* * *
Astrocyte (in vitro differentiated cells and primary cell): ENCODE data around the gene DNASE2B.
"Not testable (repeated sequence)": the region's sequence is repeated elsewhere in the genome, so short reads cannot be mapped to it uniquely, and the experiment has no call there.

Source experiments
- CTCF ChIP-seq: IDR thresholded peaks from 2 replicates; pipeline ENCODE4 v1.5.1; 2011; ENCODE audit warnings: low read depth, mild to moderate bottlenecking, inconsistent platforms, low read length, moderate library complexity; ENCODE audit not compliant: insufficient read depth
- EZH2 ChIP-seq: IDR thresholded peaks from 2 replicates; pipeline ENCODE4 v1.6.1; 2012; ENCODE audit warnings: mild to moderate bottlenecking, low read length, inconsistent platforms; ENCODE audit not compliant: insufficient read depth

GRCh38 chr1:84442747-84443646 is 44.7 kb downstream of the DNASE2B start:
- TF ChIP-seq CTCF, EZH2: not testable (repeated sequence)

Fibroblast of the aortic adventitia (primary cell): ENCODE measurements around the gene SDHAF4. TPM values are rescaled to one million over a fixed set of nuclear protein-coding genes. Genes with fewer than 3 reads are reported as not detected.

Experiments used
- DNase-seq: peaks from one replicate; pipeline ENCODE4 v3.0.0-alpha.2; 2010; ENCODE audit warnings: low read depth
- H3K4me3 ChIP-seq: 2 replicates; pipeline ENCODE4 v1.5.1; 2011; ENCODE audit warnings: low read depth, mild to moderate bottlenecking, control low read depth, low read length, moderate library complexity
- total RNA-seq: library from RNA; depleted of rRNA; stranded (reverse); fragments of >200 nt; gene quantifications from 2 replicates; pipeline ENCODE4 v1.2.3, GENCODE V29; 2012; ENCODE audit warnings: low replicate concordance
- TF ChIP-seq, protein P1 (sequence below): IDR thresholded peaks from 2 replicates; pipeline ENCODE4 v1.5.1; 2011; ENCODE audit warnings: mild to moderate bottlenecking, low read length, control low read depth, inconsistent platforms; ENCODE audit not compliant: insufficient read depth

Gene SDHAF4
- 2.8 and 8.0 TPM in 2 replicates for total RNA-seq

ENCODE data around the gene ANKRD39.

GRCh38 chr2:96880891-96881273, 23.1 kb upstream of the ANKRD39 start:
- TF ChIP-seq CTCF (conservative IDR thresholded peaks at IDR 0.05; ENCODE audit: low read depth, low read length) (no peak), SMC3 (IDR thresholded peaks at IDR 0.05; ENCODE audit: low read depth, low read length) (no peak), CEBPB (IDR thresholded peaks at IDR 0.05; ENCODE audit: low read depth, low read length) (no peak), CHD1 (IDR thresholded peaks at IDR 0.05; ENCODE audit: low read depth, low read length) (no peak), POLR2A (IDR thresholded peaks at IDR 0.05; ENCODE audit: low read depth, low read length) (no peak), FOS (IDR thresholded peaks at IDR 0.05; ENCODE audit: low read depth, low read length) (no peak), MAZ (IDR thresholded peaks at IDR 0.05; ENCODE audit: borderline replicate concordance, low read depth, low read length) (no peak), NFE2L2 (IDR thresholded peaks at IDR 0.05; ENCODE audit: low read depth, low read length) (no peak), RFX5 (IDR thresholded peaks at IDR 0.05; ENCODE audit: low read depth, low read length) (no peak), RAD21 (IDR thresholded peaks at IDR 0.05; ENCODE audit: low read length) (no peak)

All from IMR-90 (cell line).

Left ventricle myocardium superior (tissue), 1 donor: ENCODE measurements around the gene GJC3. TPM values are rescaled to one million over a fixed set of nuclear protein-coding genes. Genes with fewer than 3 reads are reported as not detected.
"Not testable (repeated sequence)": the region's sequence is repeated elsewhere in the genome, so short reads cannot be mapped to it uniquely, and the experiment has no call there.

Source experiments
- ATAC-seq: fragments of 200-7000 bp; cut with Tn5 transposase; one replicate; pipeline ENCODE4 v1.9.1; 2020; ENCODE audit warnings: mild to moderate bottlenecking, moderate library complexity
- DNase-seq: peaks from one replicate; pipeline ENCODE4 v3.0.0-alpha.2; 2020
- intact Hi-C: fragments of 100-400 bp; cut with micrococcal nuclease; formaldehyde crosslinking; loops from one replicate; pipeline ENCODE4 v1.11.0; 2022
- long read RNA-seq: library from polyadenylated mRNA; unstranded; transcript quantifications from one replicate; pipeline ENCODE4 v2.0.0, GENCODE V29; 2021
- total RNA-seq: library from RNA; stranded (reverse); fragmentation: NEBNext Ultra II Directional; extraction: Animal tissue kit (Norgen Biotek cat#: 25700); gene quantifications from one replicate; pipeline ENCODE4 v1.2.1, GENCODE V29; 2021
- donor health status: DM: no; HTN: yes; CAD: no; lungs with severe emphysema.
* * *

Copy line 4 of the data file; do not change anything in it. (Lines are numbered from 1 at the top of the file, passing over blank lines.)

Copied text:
- CTCF ChIP-seq: IDR thresholded peaks from 2 replicates; pipeline ENCODE4 v1.5.1; 2011; ENCODE audit warnings: low read depth, mild to moderate bottlenecking, inconsistent platforms, low read length, moderate library complexity; ENCODE audit not compliant: insufficient read depth